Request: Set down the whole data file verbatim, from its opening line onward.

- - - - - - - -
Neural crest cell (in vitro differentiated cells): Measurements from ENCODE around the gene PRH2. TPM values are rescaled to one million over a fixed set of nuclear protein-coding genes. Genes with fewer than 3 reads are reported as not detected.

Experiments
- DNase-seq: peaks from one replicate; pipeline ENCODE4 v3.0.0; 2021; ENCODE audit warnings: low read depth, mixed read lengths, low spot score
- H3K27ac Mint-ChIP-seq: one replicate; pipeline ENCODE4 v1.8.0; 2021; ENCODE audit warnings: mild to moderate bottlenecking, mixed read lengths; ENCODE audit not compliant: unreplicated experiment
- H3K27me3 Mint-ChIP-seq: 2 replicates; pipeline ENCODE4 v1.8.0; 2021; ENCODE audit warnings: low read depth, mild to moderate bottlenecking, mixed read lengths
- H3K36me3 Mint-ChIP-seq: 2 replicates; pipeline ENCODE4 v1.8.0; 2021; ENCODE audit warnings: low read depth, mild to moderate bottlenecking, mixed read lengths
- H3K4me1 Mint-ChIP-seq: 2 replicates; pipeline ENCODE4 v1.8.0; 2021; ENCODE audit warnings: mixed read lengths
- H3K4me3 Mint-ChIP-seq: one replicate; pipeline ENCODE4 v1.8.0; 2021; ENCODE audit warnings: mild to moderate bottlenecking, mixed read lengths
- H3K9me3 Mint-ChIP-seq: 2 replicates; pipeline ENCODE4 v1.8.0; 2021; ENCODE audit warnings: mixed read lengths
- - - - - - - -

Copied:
Neural crest cell (in vitro differentiated cells): Measurements from ENCODE around the gene PRH2. TPM values are rescaled to one million over a fixed set of nuclear protein-coding genes. Genes with fewer than 3 reads are reported as not detected.

Experiments
- DNase-seq: peaks from one replicate; pipeline ENCODE4 v3.0.0; 2021; ENCODE audit warnings: low read depth, mixed read lengths, low spot score
- H3K27ac Mint-ChIP-seq: one replicate; pipeline ENCODE4 v1.8.0; 2021; ENCODE audit warnings: mild to moderate bottlenecking, mixed read lengths; ENCODE audit not compliant: unreplicated experiment
- H3K27me3 Mint-ChIP-seq: 2 replicates; pipeline ENCODE4 v1.8.0; 2021; ENCODE audit warnings: low read depth, mild to moderate bottlenecking, mixed read lengths
- H3K36me3 Mint-ChIP-seq: 2 replicates; pipeline ENCODE4 v1.8.0; 2021; ENCODE audit warnings: low read depth, mild to moderate bottlenecking, mixed read lengths
- H3K4me1 Mint-ChIP-seq: 2 replicates; pipeline ENCODE4 v1.8.0; 2021; ENCODE audit warnings: mixed read lengths
- H3K4me3 Mint-ChIP-seq: one replicate; pipeline ENCODE4 v1.8.0; 2021; ENCODE audit warnings: mild to moderate bottlenecking, mixed read lengths
- H3K9me3 Mint-ChIP-seq: 2 replicates; pipeline ENCODE4 v1.8.0; 2021; ENCODE audit warnings: mixed read lengths